Cross Country Conversation on Affordable Legal Services

After Rex Murphy attended the Canadian Bar Association (CBA)’s conference this past August, he must have returned with quite an impression of the pending crisis in the legal profession. Murphy hosted a keynote at the conference, but was also exposed to the CBA’s Futures Initiative, which released its final report that weekend.

Murphy hosted a nation-wide conversation this afternoon on CBC Radio One’s Cross Country Checkup, which was framed as follows:

The cost of hiring a lawyer or going to court is proving too much for many Canadians. An increasing number are going it alone despite the fact some suggest it’s like do-it-yourself surgery. Is the justice system failing the test of accessibility and timeliness?

Murphy started the show by saying the world’s largest retailer has entered the legal market, meaning there’s money to be made in law. However, Canadians are increasingly choosing to represent themselves, not just in civil or family law, but even in criminal matters.

The most common reason provided for self-representation is that legal representation is cost-prohibitive, and legal aid is not available to the majority of Canadians.

Murphy interviewed law professor Julie Macfarlane, self-representing litigant Jana Saracevic, and Ontario Court of Justice criminal court judge Justice David Paciocco.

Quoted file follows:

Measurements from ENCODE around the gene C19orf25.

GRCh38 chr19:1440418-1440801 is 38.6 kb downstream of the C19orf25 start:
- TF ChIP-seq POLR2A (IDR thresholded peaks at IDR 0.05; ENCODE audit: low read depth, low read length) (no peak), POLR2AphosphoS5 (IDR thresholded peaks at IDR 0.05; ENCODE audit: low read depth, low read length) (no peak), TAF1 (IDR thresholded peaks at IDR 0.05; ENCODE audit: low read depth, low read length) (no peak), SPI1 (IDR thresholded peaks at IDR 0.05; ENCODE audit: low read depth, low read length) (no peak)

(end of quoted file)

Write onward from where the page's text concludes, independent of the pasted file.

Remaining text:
Macfarlane emphasized that even with increases to legal aid funding, it simply is not sufficient for most Canadians. The majority of self-represented litigants want to have representation, but simply cannot afford it. Individuals who do represent themselves often begin optimistically, thinking that there are resources available for them to be able to figure the legal system out. It is only over time they realize how complex and stressful the legal system is.

Part of Macfarlane’s study included self-represented lawyers, who found that it was much more difficult than representing others, and they were treated more poorly as a result of being unrepresented.

There has obviously been a significant emphasis on settlement as part of the litigation process, and in the way of training for lawyers, many who are entering areas of collaborative law. But the self-represented parties do not have this training, or are fully aware of what the settlement steps of litigation are expected to produce. Justice Paciocco noted that courts are not ignoring the problem and are trying to adapt to the new reality by providing information and resources to the public.

What everyone wanted to talk about what how difficult the process was, and many of these individuals face serious psychological and emotional consequences due to their involvement in the court system.

Murphy took a number of calls from the public, and what appears quite clear to me is that this is an issue which affects the perception of the profession and the repute of the justice system as a whole. This becomes a professional responsibility for us, all of us, to address, even if we do not practice in the affected areas.

Comprehensive solutions can only ultimately come government, by restructuring and simplifying the justice system. But this will only happen once the justice system becomes a political priority.